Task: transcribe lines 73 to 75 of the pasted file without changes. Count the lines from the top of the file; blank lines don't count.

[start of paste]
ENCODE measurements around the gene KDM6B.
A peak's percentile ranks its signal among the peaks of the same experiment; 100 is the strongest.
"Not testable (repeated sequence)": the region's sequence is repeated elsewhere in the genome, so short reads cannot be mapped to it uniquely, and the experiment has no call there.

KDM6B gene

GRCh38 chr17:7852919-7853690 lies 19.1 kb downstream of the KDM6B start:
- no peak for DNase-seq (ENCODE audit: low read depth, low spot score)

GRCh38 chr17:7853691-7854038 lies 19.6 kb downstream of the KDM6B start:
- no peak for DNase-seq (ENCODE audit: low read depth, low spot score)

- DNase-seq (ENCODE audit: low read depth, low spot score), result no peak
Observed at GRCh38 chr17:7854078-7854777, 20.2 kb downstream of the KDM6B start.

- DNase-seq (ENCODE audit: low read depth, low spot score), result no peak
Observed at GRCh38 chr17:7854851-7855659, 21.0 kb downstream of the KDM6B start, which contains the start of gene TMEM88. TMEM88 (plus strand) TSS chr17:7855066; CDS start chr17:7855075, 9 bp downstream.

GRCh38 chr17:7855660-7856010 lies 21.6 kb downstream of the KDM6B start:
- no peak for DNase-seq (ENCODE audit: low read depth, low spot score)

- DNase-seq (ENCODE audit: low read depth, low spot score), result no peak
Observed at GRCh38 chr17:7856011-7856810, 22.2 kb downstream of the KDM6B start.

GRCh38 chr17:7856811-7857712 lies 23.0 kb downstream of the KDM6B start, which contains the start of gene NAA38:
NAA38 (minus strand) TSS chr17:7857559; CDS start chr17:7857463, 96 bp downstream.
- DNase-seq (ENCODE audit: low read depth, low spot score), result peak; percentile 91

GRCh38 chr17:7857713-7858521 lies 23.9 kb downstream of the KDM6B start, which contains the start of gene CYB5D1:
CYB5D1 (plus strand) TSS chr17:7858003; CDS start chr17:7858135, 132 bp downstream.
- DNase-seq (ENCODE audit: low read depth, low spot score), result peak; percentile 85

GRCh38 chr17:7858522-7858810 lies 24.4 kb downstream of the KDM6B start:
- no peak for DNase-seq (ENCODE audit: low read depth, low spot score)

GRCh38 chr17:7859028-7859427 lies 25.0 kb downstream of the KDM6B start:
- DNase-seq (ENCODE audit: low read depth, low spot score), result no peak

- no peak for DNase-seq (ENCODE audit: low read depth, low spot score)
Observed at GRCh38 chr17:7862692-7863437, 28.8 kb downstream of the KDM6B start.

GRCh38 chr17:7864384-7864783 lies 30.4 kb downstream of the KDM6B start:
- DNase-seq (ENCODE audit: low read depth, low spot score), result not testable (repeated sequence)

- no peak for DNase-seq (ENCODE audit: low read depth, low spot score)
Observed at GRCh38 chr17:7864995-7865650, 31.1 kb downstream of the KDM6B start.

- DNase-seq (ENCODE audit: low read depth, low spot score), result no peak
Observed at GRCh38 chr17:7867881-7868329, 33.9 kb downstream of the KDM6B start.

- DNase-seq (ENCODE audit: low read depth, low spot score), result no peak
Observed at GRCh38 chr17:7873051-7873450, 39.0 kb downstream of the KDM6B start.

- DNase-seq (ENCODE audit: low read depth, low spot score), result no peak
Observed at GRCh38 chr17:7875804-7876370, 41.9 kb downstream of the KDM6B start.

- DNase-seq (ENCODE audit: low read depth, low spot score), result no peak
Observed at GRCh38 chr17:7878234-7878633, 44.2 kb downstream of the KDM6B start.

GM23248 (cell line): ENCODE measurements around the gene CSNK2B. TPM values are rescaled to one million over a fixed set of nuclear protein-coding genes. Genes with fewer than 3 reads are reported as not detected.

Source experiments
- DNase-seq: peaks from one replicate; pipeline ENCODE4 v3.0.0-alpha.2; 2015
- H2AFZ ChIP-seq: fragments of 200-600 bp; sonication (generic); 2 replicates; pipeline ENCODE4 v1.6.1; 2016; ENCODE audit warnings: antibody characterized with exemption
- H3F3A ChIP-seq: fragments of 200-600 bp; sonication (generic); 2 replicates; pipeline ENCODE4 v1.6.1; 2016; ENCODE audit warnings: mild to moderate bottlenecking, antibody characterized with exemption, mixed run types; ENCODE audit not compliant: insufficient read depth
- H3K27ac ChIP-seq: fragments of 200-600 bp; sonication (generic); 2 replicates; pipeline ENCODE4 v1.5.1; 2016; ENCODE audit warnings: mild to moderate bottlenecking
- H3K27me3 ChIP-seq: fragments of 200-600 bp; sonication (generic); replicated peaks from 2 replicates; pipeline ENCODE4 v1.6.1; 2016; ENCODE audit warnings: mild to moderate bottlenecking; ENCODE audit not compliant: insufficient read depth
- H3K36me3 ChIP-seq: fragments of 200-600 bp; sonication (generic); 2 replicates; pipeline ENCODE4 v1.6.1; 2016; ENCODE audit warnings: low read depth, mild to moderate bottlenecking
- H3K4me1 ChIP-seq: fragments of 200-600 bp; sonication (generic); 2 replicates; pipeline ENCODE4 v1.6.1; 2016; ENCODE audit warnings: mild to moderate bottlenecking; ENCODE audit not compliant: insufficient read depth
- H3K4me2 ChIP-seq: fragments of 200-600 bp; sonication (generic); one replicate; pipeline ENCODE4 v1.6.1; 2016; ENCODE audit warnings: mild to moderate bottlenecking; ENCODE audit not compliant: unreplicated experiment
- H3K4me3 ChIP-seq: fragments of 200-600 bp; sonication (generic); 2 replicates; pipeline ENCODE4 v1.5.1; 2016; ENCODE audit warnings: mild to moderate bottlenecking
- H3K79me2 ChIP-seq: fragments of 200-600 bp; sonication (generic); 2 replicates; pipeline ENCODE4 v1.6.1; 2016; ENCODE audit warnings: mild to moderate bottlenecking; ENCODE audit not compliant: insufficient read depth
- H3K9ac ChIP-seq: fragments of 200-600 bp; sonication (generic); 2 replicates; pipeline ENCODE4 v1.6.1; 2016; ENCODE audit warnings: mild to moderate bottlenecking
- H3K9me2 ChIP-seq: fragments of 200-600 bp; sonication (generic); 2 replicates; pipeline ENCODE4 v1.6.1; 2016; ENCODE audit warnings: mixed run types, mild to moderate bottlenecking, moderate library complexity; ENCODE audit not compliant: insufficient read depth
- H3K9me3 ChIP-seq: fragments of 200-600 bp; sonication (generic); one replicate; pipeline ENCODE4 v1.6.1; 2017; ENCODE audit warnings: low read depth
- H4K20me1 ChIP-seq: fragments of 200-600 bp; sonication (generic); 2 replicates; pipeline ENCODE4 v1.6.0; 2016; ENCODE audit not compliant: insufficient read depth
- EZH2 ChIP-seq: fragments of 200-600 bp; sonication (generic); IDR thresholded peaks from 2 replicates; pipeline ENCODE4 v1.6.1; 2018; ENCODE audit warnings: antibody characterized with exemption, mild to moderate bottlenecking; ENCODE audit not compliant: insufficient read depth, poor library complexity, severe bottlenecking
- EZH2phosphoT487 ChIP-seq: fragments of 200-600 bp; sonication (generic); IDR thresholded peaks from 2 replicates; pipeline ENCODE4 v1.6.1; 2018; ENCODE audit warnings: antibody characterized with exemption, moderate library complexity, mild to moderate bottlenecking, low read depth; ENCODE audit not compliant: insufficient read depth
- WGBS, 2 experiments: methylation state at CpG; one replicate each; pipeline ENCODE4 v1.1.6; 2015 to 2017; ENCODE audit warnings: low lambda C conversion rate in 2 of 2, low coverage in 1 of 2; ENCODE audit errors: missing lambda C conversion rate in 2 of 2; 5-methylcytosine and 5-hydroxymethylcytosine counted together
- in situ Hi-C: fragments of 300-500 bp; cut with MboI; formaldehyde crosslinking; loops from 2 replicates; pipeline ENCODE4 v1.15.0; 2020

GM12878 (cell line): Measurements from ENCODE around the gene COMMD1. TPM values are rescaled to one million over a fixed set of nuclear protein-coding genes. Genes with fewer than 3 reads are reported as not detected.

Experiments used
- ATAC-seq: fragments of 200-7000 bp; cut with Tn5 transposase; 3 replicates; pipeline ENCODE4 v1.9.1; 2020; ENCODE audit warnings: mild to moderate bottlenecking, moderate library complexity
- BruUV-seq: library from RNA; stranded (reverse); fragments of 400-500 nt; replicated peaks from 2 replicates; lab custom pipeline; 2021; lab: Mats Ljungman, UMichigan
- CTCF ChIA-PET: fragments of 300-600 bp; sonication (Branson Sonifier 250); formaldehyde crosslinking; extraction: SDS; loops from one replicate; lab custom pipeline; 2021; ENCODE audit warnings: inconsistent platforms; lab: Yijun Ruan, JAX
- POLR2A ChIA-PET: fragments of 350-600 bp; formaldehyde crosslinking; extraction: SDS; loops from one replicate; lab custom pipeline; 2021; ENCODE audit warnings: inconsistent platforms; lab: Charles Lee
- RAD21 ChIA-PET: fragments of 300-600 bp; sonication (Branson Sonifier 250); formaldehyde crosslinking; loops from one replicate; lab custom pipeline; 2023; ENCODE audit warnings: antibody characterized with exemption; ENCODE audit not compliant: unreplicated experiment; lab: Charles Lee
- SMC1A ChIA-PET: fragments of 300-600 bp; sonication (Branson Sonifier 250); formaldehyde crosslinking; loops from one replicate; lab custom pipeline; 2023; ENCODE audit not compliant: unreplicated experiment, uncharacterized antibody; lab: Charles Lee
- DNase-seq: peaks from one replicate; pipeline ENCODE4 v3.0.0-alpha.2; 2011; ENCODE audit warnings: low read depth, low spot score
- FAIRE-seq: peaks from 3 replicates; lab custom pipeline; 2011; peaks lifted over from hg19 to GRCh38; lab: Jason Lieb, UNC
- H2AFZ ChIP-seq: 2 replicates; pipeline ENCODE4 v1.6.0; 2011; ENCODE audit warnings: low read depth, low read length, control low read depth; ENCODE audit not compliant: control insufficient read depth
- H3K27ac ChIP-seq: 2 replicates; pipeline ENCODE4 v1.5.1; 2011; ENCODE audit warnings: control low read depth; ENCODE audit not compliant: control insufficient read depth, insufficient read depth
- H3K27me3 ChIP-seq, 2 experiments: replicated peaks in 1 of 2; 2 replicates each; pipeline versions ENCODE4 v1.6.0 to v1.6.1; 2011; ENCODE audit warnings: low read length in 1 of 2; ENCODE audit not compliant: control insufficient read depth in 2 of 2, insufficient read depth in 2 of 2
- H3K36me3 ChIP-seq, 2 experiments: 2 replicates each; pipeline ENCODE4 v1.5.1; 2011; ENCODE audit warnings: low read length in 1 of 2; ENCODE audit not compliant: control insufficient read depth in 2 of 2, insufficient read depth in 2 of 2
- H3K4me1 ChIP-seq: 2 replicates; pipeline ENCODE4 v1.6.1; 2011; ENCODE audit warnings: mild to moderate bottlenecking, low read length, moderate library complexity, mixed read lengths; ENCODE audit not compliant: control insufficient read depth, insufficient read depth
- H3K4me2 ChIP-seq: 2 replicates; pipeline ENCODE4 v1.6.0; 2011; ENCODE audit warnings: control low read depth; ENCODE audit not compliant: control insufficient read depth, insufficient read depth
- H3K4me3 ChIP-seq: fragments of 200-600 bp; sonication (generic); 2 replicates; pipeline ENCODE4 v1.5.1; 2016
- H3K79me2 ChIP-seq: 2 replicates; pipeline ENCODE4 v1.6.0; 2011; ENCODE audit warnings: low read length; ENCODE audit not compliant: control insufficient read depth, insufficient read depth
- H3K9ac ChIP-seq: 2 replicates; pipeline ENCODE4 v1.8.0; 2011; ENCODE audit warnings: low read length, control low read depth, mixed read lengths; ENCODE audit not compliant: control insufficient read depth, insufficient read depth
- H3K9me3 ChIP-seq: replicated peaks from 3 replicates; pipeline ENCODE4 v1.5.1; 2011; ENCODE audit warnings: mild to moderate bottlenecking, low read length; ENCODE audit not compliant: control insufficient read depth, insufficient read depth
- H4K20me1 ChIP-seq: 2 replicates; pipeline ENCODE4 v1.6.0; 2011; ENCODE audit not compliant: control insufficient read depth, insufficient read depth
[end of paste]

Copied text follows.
- H3K27me3 ChIP-seq, 2 experiments: replicated peaks in 1 of 2; 2 replicates each; pipeline versions ENCODE4 v1.6.0 to v1.6.1; 2011; ENCODE audit warnings: low read length in 1 of 2; ENCODE audit not compliant: control insufficient read depth in 2 of 2, insufficient read depth in 2 of 2
- H3K36me3 ChIP-seq, 2 experiments: 2 replicates each; pipeline ENCODE4 v1.5.1; 2011; ENCODE audit warnings: low read length in 1 of 2; ENCODE audit not compliant: control insufficient read depth in 2 of 2, insufficient read depth in 2 of 2
- H3K4me1 ChIP-seq: 2 replicates; pipeline ENCODE4 v1.6.1; 2011; ENCODE audit warnings: mild to moderate bottlenecking, low read length, moderate library complexity, mixed read lengths; ENCODE audit not compliant: control insufficient read depth, insufficient read depth